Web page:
Olympic Rowers Uk - Bookshelf
Then comes the analysis, explaining why and how the crew did what they did. Simple and chatty, the book is a warts-and-all authentic account of a journey to success that will show you how you can succeed in whatever you want to do.
About this book
This motivational and autobiographical book tells the story of an ordinary person in an ordinary team who achieved something pretty extraordinary. Ben Hunt-Davis won Olympic Gold at the Sydney Olympics in 2000 as part of the Men’s Rowing Eight. He and Executive Coach Harriet Beveridge have teamed up to show you how to use similar strategies to improve your own life. The pair have been road-testing these methods for 10 years, with clients from all walks of life; managers, leaders, call centre staff, sales reps, athletes and shop assistants; whatever your challenges, whatever your goals, there are ideas that will help everyone. Will It Make The Boat Go Faster? is divided into 11 chapters, each of which is split into 2 halves. Firstly, Ben provides a narrative, recounting an episode from the eight’s journey to Gold, and shows the team using the methods in action. Then comes the analysis, explaining why and how the crew did what they did. Simple and chatty, the book is a warts-and-all authentic account of a journey to success that will show you how you can succeed in whatever you want to do. It is aimed at readers interested in personal development and managers wanting to achieve corporate goals. It will appeal to sports enthusiasts, practitioners and coaches who will find the Olympic story compelling and learn plenty of techniques for improving their own game strategies.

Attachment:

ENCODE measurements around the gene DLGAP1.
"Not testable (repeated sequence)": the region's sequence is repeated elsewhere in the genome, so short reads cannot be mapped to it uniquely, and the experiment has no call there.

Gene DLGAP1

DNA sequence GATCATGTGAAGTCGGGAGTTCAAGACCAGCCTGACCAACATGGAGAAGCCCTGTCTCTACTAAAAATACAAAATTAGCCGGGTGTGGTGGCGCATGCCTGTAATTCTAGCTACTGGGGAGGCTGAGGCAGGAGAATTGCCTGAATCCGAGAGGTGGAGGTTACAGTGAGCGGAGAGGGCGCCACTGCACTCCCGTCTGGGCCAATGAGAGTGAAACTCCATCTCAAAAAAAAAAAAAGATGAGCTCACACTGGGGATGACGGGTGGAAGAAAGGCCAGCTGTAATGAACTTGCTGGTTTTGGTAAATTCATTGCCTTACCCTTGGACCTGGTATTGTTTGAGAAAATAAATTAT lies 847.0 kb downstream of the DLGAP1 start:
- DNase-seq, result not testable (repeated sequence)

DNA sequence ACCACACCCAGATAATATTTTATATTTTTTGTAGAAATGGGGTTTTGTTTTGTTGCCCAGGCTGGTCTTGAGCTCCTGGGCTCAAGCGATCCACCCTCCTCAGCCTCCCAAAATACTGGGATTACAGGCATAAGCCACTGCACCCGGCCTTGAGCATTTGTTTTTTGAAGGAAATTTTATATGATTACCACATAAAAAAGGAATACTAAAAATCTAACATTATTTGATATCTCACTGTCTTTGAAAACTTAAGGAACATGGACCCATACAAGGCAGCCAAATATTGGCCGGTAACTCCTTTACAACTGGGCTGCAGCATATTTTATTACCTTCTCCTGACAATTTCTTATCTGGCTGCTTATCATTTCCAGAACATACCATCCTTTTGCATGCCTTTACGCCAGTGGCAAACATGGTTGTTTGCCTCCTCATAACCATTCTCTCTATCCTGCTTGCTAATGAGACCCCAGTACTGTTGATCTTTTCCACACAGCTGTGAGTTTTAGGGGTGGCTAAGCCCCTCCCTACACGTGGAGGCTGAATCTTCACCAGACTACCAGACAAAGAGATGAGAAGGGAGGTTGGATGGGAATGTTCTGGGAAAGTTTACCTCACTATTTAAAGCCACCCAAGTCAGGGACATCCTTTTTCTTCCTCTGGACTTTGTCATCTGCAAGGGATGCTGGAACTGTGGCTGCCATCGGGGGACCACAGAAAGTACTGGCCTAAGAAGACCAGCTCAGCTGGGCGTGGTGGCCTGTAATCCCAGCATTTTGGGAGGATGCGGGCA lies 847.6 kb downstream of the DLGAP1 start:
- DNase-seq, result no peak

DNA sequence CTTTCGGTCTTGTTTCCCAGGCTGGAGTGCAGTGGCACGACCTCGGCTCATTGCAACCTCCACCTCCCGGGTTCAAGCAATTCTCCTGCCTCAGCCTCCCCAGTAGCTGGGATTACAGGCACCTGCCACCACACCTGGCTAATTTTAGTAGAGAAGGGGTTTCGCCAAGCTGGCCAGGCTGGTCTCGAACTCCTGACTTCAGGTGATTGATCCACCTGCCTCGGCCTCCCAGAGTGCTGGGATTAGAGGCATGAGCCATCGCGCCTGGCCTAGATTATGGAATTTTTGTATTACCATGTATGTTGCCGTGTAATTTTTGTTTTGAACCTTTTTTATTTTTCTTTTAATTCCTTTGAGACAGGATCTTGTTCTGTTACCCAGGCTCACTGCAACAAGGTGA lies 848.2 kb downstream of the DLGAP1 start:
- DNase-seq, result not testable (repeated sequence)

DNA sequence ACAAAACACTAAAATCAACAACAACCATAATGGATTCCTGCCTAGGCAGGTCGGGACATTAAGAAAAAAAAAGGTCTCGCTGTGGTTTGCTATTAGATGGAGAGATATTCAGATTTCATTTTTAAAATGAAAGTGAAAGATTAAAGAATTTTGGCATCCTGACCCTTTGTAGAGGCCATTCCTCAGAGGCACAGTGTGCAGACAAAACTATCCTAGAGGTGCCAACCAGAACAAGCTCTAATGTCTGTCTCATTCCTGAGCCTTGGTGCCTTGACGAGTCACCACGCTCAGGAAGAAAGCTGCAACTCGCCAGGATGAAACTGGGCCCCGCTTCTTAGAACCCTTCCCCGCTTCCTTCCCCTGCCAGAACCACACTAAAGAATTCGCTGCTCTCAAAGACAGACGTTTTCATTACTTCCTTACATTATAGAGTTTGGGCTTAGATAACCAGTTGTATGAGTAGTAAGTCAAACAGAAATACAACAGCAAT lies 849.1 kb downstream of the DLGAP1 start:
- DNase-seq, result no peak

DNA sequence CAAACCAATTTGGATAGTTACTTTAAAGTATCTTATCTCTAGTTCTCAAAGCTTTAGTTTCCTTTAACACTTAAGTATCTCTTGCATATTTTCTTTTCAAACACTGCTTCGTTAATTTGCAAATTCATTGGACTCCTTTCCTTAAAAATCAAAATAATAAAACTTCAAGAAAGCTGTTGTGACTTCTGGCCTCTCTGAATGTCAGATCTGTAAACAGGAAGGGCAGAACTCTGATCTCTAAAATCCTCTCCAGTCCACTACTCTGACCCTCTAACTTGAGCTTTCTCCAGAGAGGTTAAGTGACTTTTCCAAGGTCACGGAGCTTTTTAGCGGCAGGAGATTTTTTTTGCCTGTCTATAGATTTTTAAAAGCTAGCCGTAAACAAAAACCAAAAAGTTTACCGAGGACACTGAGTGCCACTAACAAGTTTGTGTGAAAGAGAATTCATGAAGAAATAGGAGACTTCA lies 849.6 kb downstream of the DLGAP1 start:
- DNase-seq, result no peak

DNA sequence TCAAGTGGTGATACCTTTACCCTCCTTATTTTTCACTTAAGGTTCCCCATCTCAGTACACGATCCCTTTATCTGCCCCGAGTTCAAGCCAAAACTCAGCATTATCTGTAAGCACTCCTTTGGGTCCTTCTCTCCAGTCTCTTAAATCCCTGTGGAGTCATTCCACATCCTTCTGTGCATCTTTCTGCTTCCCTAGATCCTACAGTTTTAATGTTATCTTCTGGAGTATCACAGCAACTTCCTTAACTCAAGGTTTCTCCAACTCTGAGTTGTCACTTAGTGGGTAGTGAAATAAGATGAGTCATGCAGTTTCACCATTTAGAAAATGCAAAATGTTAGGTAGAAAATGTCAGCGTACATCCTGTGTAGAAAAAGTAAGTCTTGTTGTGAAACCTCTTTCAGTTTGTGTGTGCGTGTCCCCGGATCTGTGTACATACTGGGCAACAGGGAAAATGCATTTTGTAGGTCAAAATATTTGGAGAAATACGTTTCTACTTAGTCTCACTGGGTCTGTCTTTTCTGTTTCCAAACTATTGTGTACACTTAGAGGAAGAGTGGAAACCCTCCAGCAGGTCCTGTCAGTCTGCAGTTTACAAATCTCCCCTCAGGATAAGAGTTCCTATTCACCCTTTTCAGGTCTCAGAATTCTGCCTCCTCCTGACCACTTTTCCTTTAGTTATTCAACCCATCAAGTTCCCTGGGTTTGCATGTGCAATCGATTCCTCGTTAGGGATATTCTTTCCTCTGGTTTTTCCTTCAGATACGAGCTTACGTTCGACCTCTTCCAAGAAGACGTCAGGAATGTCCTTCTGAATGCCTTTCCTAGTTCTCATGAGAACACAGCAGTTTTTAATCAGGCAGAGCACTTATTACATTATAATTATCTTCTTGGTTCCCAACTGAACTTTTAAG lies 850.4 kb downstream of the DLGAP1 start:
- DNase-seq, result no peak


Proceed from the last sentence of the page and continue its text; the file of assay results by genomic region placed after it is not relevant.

Olympic Rowers of Estoni, Jüri Jaanson, Tõnu Endrekson, Allar Raja, Igor Kuzmin, Leonid Gulov, Kaspar Taimsoo, Andrei Jämsä
The emotional heart of the tale lies with Joe Rantz, a teenager without family or prospects, who rows not only to regain his shattered self-regard but also to find a real place for himself in the world.
About this book
The #1 New York Times–bestselling story about American Olympic triumph in Nazi Germany, the inspiration for the PBS documentary The Boys of '36, broadcast to coincide with the 2016 Summer Olympics and the 80th anniversary of the boys' gold medal race.For readers of Unbroken, out of the depths of the Depression comes an irresistible story about beating the odds and finding hope in the most desperate of times—the improbable, intimate account of how nine working-class boys from the American West showed the world at the 1936 Olympics in Berlin what true grit really meant. It was an unlikely quest from the start. With a team composed of the sons of loggers, shipyard workers, and farmers, the University of Washington’s eight-oar crew team was never expected to defeat the elite teams of the East Coast and Great Britain, yet they did, going on to shock the world by defeating the German team rowing for Adolf Hitler. The emotional heart of the tale lies with Joe Rantz, a teenager without family or prospects, who rows not only to regain his shattered self-regard but also to find a real place for himself in the world. Drawing on the boys’ own journals and vivid memories of a once-in-a-lifetime shared dream, Brown has created an unforgettable portrait of an era, a celebration of a remarkable achievement, and a chronicle of one extraordinary young man’s personal quest.From the Hardcover edition.